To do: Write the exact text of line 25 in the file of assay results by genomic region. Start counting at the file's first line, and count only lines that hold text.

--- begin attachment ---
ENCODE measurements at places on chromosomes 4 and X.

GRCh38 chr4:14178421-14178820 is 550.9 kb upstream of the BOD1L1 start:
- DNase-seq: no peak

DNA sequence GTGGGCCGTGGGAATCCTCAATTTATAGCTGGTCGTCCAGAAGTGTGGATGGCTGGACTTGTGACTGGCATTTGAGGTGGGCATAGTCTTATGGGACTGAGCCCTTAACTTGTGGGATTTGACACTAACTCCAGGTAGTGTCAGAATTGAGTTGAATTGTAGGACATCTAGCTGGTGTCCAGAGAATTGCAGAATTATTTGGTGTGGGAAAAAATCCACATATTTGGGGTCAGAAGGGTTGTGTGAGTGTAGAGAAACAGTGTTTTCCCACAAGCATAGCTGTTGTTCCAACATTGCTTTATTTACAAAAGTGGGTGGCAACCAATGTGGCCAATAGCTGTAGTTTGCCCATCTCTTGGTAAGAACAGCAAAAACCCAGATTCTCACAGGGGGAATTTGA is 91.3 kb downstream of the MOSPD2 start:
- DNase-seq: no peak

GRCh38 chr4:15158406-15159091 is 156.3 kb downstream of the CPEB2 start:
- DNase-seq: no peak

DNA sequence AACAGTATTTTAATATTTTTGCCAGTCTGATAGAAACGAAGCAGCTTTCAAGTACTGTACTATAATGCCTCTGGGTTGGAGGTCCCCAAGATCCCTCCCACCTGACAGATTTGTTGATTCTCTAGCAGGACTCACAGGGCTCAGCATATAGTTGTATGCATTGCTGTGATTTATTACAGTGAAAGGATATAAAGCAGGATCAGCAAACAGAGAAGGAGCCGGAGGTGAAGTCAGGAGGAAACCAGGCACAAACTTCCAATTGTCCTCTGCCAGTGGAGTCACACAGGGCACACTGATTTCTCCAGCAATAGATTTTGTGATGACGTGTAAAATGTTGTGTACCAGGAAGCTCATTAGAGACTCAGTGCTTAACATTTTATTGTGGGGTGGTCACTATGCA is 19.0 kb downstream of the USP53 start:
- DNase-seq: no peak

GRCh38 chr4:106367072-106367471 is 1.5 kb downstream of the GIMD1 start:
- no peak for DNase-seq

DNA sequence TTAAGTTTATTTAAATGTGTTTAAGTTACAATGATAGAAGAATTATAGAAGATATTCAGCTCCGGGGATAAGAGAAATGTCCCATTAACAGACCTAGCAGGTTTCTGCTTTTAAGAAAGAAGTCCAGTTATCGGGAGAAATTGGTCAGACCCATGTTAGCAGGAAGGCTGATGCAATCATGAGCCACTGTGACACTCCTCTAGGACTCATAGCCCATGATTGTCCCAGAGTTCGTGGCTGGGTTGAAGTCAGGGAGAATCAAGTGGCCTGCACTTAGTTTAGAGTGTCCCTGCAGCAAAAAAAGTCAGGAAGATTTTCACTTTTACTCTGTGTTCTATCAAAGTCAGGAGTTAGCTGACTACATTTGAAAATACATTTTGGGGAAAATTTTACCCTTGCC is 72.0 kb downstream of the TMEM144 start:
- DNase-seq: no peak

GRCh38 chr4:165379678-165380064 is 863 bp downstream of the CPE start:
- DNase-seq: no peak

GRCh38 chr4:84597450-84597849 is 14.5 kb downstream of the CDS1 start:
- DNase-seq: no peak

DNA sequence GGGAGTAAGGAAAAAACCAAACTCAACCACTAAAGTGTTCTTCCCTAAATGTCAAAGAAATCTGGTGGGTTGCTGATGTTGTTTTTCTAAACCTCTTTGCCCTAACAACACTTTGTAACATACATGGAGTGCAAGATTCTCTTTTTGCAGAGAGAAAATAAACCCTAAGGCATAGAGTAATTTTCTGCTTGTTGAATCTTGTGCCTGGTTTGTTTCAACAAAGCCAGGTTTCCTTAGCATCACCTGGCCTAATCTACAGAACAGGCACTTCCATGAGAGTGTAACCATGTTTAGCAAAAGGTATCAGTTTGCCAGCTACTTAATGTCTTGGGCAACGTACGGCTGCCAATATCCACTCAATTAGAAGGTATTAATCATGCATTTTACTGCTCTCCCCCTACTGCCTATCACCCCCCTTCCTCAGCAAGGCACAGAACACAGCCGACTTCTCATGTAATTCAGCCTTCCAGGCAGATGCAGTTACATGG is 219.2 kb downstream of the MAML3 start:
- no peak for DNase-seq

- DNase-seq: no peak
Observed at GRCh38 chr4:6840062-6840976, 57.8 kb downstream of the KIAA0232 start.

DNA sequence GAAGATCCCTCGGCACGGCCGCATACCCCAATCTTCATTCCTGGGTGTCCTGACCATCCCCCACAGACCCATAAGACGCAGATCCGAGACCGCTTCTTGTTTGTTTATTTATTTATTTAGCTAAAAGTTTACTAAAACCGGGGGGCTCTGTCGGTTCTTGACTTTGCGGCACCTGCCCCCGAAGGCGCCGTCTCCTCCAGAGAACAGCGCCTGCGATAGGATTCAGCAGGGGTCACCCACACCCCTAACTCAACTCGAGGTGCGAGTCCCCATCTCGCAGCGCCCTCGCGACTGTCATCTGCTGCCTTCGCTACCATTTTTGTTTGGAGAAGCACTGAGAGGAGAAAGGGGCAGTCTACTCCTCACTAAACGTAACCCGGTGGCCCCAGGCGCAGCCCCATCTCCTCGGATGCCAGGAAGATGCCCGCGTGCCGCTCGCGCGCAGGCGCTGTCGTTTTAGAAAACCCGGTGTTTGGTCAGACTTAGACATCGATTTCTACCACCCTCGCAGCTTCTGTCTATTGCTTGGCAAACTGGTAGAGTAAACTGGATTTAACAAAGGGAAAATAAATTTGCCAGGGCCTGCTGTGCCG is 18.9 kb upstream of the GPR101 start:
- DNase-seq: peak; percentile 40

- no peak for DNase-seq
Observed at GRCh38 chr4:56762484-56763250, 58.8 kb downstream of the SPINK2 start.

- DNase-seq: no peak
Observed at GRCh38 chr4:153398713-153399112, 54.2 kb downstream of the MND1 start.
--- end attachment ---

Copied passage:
Observed at GRCh38 chr4:56762484-56763250, 58.8 kb downstream of the SPINK2 start.